Friday, July 25, 2014

CA-25: Democrats Will Host a Debate

Two Republicans will be competing for the CA-25 congressional seat. This isn't unique. We had a number of these in 2012 and there'll be 23 single party elections in November. Some of those elections are between an established incumbent and a candidate who is just a name on the ballot. Others, however, promise to be competitive. In those, voters from the other party will likely be consequential. That's even in a district where they are a smaller percentage of the voters. Republicans were only 23% of the registered voters in CA-15 in 2012, but they were still the difference in Eric Swalwell's 52%-48% win.

Any candidate needs to find a way to appeal to people from the other party without abandoning their own party. These voters can make a difference, but you still need to get a substantial number of your own voters. So abandoning your positions to pander to the other party won't work. And that doesn't seem to be the strategy used in single party elections in districts like CA-8, CA-30, and CA-31 in 2012.

Democrats aren't inconsequential in CA-25. In 2012, the Democrat got 45% of the vote. Even with lower Democratic mid-term turnout and a 20% blank ballot, you're still talking 33-35% of voters being Democratic. If one candidate gets 80% of those voters, he only needs to get 35% of the remaining vote. That's fairly easy for a Republican who has an established base.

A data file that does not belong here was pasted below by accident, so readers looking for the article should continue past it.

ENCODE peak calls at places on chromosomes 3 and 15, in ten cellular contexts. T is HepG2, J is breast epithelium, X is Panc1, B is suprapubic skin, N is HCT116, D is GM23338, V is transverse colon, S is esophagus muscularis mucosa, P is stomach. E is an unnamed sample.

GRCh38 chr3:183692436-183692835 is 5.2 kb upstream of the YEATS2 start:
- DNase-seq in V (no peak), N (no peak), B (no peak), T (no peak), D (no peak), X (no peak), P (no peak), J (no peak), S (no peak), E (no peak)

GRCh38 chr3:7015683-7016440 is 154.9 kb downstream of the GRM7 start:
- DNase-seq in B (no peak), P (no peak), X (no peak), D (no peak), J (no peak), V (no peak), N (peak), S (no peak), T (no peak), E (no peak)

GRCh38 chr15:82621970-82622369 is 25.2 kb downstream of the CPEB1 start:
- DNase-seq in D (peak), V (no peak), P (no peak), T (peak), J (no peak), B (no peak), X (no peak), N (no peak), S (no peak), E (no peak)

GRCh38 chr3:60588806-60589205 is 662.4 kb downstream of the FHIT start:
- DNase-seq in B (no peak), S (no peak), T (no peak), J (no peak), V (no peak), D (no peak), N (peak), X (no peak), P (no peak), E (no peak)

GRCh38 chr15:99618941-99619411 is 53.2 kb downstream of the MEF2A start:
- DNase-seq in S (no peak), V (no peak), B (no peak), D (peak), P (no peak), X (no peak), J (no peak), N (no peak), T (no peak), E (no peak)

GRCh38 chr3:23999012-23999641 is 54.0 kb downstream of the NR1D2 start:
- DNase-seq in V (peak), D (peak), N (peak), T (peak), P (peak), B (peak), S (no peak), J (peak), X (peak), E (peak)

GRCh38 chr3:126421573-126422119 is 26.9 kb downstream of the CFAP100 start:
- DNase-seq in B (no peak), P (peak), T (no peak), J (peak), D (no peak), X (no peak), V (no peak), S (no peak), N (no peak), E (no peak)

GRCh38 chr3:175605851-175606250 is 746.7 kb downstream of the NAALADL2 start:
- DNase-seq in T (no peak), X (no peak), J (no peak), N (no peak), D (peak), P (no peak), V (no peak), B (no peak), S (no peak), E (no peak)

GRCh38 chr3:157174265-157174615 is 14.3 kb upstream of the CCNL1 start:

Since neither Tony Strickland nor Steve Knight can afford to get trounced with Democrats, they can't ignore them. Democrats know this and have invited the candidates to a forum on August 1. I'm sure neither wants to be there but if one goes the other can't afford to not go. I imagine this forum will be beating up Republicans with slanted questions and Barack Obama style straw men.

"Trickle down economics benefits the rich and hurts everyone else. Will you be supporting it?"
"Do you plan to work with or against the President?"

Obviously neither candidate can abandon their positions and start supporting Democratic positions. That wasn't necessary in any 2012 election. But how do you answer these questions in a way that appeals to Democrats but doesn't turn off your core voters?

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